Over the years, the credit card industry has been the subject of much controversy. Many critics have blamed credit card issuers’ loose restrictions for high fees and interest rates, which are often hidden in credit agreement so complex that card-owners have no chance sifting the wheat from the chaff. The deregulation of the industry that occurred in 1970s – 1980s is often blamed for this.
Mr. Fitz Jackson M.P. for South St. Catherine, challenged the banks to explain their charges; he said, a charge to the public, must be explained to the public, and I un-hesitantly support his position. You cannot charge applicable fees by using unknown and unsupported data.
Banks make a credit card charge account easier to obtain than a loan account, by asking much less security, so that persons can use the card to obtain cash and pay bills without too much difficulty.
They say your collateral is not enough to get a loan, and now they are able to overcharge on interest, adding late fees, plus late payment fees, and late payment additional Interest.
Rates for comparison in most developing countries are 4-8% on US Funded credit cards; In Jamaica it is as high as 20% for US cards. And in Jamaica it is effectively 48-50% for a Jamaican Dollar Card, probably a world maximum.
This practice does occur Overseas, but since. 2009, U.S. President Barack Obama signed a new bill into law to curb the most controversial credit card practices, including interest rate hikes, penalties and marketing to college students. Permission is required by the user to impose penalty charges, and to charge finance fees for previous cycles on the credit card. No interest is charged on due bills over holidays when paid on the next business day.
High fees and charges are the same situation being levelled at the Cambios. They want to take away business from the Cambios and so they increase fees to Cambios for cash deposits to (one) 1.00 JMD from J$ 0.25 cents, a total factor of one percent, on the foreign exchange value, and almost four hundred percent increase in charges.
In 1993 when Mr Jacques Bussieres was Governor of the Bank of Jamaica, the trend was raising rates, and inability to obtain foreign funds from the formal system of bankers. The Governor then authorised Cambios to operate, and foreign funds became available once again at competitive rates, indeed to increase the US funds reserve at the Central Bank. Bankers never thought the Cambios would be successful and capture almost 50% of the market by 2013, and they are trying to retrieve this position.
Their service record to their clients is terrible; less branches, longer waiting times, unable to assist for lack of competent staff, holding funds longer than necessary on cheques. In most Banks throughout Jamaica there are no public bathrooms, some not even drinking water, yet the client has to stand and wait. In my opinion banks are often improperly supervised and key employees often absent from work. Then why would one see five service counters, two or three always vacant in a crowded bank, and more vacancies when the bank is not busy?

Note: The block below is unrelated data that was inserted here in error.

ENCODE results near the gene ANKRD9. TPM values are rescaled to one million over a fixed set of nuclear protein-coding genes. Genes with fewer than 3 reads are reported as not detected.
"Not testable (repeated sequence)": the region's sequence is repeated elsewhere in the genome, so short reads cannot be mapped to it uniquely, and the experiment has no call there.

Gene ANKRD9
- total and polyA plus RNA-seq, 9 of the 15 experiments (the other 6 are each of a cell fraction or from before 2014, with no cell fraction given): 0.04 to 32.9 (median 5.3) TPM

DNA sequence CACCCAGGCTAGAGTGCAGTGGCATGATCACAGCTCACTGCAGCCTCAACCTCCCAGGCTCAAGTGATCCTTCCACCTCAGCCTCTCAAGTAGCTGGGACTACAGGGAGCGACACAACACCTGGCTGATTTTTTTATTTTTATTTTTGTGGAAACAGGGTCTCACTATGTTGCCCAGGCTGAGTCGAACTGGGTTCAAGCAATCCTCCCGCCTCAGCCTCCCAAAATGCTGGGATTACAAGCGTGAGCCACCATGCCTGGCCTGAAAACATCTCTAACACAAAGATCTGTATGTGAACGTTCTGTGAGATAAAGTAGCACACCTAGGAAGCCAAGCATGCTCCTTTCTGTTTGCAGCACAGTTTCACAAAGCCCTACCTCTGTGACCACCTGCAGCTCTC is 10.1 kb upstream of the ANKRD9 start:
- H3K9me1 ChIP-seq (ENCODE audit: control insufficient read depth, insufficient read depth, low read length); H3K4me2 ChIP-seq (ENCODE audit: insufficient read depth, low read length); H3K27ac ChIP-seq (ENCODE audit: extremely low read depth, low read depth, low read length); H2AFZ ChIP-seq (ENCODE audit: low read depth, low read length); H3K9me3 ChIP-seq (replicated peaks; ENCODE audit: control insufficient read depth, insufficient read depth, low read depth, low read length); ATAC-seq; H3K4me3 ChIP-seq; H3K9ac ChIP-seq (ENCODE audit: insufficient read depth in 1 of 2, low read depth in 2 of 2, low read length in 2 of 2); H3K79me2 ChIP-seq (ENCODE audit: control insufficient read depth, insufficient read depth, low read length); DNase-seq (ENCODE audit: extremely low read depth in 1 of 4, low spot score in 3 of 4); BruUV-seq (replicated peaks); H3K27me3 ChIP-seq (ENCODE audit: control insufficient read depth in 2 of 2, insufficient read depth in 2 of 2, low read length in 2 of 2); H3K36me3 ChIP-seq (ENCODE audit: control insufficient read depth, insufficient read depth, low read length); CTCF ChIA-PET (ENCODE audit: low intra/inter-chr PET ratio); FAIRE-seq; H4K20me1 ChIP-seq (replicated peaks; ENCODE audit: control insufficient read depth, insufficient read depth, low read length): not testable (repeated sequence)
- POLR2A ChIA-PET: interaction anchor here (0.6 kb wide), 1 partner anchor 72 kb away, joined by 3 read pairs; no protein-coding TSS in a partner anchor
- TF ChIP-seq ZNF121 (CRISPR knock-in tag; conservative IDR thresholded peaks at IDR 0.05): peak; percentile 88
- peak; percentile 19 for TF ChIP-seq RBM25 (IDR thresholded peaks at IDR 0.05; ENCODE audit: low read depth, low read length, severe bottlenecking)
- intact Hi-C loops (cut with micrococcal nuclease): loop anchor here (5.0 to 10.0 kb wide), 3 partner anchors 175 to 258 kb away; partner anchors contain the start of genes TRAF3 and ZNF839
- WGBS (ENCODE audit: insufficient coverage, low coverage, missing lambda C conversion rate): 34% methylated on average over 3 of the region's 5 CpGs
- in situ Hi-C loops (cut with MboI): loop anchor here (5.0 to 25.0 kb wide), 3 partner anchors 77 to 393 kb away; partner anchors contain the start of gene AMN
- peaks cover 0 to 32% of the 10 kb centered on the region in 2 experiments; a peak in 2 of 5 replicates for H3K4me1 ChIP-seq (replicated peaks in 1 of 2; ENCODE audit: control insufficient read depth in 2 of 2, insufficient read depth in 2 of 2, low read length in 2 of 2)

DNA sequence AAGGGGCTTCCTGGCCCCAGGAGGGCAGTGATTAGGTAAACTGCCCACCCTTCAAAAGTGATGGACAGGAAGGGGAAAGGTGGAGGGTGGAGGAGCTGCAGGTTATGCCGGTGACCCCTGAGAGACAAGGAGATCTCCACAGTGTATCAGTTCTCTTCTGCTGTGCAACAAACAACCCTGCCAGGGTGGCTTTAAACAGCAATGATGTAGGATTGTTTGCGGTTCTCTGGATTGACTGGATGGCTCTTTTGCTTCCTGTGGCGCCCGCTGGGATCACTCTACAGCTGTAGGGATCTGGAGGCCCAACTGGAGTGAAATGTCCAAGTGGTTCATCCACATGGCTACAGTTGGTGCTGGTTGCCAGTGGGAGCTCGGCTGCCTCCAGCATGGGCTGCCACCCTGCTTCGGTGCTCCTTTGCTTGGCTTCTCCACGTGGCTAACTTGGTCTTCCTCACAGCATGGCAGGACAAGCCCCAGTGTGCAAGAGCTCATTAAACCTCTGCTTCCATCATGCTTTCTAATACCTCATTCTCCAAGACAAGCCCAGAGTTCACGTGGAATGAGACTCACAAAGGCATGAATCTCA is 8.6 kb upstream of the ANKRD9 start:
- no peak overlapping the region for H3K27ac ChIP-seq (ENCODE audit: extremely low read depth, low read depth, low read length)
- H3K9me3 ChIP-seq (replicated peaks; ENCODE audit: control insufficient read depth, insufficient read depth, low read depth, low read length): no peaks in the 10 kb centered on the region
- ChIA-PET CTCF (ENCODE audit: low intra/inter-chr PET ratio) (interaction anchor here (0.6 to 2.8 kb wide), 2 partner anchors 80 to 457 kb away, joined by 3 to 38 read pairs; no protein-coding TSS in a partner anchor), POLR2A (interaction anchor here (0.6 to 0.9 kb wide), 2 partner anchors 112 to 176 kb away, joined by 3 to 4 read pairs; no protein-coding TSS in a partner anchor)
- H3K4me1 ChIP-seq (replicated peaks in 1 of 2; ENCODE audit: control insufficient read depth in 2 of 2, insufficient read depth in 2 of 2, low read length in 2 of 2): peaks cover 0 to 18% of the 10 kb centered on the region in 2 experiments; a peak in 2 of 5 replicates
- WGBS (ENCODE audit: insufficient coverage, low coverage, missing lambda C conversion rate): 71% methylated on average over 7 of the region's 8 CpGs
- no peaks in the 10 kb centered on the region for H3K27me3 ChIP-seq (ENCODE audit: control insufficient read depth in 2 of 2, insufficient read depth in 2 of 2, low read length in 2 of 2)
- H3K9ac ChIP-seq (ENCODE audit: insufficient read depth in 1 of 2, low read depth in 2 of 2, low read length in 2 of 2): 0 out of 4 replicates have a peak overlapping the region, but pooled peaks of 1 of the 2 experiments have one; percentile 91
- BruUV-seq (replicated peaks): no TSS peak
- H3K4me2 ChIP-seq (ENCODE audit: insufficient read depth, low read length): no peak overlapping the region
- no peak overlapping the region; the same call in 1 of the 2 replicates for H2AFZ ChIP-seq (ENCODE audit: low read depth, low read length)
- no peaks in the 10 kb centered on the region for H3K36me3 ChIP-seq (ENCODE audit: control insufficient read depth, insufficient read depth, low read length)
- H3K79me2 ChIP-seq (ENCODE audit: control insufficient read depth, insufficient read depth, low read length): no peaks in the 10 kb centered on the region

Cambio managers, being relatively small business owners are at the point of sale in their Cambios or have family present, to analyse transactions, check sources, answer questions from clients if teller staff is not able; moreover to see their clients are served.
Finally as of to-day, there seem to be parties trying to create a foreign exchange shortage. A foreign exchange crisis is announced in to-day’s papers, by the president of the JMA, at a time when there is none; what is happening is confrontation between Banks and Cambios, with the former not wanting to take cash American Dollars. There are in fact a lot of cash dollars in the system as a consequence. And on the other hand the Banks require four weeks to clear any foreign draft from the system; when we cannot deposit cash, and have a hold on our cleared International Drafts, this obviously will create a shortage.
Getting back to Mr Fitz Jackson M.P., our local Barack Obama, according to my calculations, the Governor of the Bank of Jamaica is due to respond by the 15th of February, when an answer to Mr. Jackson, MP, is due. Perhaps he may answer before.
So we await answers from the Bankers Association; I hope there is an answer that makes sense.